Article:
Somewhere between the northern and southern currents of the vast Atlantic Ocean, creating music within a Brazilian-American diaspora, blurring the lines between songwriting and poetry and distinct musical genres from jazz to Brazilian and classical to pop, Luciana Souza inhabits a space that knows no boundaries. Her seventh album, The New Bossa Nova, culls from the classic American song-book, embellishing timeless songs in the familiar lilt of bossa nova.
“I’ve lived here the majority of my adult life, and I feel like a real hybrid,” says Souza, a three-time Grammy nominee and native of São Paulo, by phone from her home in L.A. “I know there are divisions, but they’re not clearly compartmentalized anymore for me it’s blurry, it’s  completely integrated. Musically speaking, the same applies. I know there are different styles and specific characteristics to each music, but to me it’s all language now.”
Encouraged by her older brother Eduardo, who was finishing a degree in film scoring, Souza left Brazil for Boston at age 18 and was awarded a Fulbright scholarship to study jazz composition at Berklee College Of Music in Boston. Later she earned a master’s degree in jazz studies from the New England Conservatory Of Music.
“He knew I thought about music in a serious way,” says Souza of her brother’s support. “Brazil is beautiful, and it’s great and very festive, but if you want to study something seriously it can be distracting. And I wanted to be in academia, I wanted to learn to read music and write music, and understand music in a way that was challenging for me as a woman.”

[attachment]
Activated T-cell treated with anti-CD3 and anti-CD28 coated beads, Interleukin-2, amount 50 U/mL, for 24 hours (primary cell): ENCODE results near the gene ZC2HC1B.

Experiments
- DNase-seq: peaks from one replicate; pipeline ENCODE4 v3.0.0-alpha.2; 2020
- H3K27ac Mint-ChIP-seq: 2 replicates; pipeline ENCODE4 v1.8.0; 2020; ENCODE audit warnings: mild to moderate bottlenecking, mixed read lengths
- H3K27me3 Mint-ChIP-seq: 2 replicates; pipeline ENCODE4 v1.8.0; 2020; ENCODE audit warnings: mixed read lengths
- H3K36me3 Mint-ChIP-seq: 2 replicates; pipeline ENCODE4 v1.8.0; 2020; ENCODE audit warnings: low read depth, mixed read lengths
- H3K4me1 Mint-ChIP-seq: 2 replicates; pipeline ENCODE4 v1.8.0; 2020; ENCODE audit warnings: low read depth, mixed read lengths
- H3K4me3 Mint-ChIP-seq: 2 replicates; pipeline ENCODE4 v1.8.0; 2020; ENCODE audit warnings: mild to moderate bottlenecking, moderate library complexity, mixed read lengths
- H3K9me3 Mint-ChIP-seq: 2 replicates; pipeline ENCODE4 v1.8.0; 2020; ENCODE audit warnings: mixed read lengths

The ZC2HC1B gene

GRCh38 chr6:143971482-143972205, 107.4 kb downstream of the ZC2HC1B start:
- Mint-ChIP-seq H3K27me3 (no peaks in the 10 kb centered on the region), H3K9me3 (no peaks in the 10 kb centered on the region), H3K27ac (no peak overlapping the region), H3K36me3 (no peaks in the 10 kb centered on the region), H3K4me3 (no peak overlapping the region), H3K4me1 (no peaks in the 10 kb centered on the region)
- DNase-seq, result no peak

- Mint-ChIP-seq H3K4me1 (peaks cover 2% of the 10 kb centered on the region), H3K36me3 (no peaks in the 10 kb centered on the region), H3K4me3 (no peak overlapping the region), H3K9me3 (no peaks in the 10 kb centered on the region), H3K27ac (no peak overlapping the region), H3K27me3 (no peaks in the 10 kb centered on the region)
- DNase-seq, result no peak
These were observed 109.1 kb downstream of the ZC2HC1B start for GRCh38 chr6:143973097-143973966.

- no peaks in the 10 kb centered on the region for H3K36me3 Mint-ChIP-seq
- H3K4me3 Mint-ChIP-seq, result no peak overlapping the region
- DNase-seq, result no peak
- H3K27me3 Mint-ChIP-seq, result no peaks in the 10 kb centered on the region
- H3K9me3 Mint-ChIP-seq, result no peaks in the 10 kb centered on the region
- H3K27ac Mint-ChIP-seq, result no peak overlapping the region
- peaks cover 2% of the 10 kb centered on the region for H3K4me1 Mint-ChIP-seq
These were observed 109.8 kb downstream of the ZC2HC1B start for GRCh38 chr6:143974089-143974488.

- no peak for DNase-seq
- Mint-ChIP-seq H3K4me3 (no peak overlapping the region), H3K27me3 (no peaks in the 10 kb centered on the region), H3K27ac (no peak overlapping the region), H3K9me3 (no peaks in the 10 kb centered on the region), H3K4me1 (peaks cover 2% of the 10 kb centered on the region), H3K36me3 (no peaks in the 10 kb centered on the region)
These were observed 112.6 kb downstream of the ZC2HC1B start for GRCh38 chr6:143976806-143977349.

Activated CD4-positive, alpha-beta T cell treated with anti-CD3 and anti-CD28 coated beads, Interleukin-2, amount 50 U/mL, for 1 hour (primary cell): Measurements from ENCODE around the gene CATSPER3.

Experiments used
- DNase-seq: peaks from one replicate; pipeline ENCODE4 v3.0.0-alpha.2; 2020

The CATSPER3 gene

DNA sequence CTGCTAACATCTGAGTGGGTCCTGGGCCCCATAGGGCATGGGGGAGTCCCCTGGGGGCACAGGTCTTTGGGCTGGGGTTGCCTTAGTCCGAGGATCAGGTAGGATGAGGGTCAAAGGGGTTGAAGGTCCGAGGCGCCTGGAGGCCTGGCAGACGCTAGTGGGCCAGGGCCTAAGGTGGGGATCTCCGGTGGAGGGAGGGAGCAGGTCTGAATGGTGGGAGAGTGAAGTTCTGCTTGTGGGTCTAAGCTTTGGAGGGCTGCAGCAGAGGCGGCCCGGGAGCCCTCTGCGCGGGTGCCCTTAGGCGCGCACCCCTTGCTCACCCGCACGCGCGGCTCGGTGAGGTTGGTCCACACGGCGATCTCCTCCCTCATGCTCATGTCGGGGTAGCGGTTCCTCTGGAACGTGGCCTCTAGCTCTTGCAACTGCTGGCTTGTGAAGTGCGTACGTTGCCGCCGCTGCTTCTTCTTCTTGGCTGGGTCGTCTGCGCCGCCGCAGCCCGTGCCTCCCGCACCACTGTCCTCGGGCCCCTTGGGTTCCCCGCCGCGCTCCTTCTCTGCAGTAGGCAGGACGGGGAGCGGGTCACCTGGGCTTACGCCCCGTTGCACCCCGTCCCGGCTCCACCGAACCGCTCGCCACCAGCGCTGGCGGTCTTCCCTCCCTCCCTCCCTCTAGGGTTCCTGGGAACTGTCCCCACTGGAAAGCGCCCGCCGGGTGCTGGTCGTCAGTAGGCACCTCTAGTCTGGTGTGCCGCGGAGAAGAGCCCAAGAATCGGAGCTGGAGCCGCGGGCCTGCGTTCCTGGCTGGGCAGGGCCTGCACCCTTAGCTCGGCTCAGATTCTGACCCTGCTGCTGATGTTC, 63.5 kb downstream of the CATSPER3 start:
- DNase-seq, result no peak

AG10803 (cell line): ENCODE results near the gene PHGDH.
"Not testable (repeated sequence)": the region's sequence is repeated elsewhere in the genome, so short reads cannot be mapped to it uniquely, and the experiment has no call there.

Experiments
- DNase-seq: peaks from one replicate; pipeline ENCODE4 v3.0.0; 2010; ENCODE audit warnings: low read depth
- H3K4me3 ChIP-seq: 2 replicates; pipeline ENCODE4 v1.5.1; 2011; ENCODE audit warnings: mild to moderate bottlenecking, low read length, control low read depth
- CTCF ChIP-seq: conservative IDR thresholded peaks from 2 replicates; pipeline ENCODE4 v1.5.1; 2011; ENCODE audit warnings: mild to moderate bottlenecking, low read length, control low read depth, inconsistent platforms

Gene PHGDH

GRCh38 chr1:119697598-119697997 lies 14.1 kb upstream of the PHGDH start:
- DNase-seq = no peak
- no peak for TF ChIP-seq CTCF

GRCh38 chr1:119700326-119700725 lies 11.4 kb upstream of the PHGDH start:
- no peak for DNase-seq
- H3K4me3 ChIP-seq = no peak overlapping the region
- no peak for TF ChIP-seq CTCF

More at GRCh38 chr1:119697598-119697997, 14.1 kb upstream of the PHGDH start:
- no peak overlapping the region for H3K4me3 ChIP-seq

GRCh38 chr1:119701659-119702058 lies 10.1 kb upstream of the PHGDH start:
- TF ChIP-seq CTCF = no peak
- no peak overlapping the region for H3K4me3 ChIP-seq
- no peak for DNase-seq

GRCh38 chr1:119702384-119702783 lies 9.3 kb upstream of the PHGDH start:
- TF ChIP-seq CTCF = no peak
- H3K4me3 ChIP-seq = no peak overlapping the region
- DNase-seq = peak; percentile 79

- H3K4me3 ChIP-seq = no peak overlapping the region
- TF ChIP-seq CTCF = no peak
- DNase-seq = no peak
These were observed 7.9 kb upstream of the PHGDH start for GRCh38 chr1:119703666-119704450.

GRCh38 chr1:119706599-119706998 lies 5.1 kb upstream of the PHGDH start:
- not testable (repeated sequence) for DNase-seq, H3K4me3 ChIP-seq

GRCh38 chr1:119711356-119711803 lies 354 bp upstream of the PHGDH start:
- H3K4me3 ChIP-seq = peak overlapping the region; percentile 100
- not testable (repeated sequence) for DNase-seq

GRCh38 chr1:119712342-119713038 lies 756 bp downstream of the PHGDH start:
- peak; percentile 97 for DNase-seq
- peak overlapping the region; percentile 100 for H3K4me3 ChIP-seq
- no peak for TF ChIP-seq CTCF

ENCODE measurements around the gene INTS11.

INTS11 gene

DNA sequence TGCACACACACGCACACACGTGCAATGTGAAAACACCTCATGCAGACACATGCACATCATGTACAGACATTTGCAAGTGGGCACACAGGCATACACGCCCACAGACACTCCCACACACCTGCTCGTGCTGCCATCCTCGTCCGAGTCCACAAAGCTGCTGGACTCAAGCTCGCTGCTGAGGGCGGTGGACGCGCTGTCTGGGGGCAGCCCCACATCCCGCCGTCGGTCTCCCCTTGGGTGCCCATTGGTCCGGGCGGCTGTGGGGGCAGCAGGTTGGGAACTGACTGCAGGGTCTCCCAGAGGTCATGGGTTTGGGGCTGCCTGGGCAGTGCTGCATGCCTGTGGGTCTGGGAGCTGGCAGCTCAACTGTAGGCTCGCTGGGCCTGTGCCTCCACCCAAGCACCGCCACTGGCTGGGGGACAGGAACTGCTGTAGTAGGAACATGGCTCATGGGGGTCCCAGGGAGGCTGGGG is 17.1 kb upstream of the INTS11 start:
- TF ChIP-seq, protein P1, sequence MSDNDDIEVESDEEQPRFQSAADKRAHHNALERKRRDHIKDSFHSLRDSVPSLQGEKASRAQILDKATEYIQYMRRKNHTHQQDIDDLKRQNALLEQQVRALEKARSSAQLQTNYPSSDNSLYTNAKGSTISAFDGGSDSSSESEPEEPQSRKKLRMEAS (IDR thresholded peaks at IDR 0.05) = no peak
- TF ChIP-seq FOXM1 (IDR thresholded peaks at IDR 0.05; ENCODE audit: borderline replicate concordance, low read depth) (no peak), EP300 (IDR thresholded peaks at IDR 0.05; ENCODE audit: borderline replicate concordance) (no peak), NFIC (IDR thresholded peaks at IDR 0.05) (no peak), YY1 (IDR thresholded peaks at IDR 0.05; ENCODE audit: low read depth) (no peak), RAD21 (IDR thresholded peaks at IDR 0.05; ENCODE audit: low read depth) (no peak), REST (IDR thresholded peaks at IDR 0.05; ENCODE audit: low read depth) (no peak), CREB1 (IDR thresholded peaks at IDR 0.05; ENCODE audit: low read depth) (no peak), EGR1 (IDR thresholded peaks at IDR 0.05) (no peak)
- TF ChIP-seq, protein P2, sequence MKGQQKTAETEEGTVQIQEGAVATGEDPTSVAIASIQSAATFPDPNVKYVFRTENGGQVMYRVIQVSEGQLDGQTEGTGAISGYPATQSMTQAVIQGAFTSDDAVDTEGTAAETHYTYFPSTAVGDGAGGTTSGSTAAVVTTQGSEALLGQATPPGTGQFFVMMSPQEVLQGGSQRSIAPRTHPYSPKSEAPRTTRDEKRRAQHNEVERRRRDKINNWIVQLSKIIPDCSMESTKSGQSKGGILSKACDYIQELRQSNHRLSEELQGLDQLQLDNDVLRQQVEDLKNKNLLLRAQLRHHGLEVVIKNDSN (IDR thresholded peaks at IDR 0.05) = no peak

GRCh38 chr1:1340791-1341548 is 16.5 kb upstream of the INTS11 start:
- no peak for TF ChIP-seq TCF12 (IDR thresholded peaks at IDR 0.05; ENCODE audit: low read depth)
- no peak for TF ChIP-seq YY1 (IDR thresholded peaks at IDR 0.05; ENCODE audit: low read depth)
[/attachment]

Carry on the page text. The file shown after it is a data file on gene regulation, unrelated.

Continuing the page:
Souza was born in 1966 in São Paolo, the daughter of poet Tereza Souza and composer-guitarist Walter Santos. The youngest of five siblings, she began her own career in music at three, recording the jingles composed by her parents for commercials. At home and in the studio, Souza was completely immersed in music. “There was a lot of music, a lot of instruments lying around the house and we didn’t have a television until I was twelve, so we played with music,” Souza recalls.
As a child, she was also surrounded by the top players of the day. One of them, Brazil’s genius multi-intrumentalist Hermeto Pascual, happened to be Souza’s godfather and someone with whom she would eventually have the privilege of sharing the stage.
Further creative energy came from the many touring musicians who would gravitate to the Souza home. Located in São Paulo’s bohemian Bixiga neighborhood, it was a place where they could eat, hang out, load and unload, or even hold jam sessions. “Because my parents had five kids, there was always food in the house, and in Brazil when you say food you mean beans,” Souza explains matter-of-factly. “So struggling musicians of the day knew they could stop by and actually get a meal. Our house was a place where people stopped and left bags if they were on tour, or picked up an instrument, or ate, or stayed. So there was always this sort of flow of these beautiful, creative people who passed through leaving their music or instruments. That enviornment is the seed for how I feel about music and how I live my life in music."
Not surprisingly, a revolving door of creative energy during her formative years and diverse musical influences contributed to Souza’s openness and adaptability in her own musical endeavors. By the time she heard the music of pianist Bill Evans at the age of 10, again at her older brother’s insistense, Souza was sure of her future. “I remember listening to Portrait In Jazz with my brother and just thinking, wow, this is something really special,” Souza says. “I realized that I wanted to make this music, that this was the kind of stuf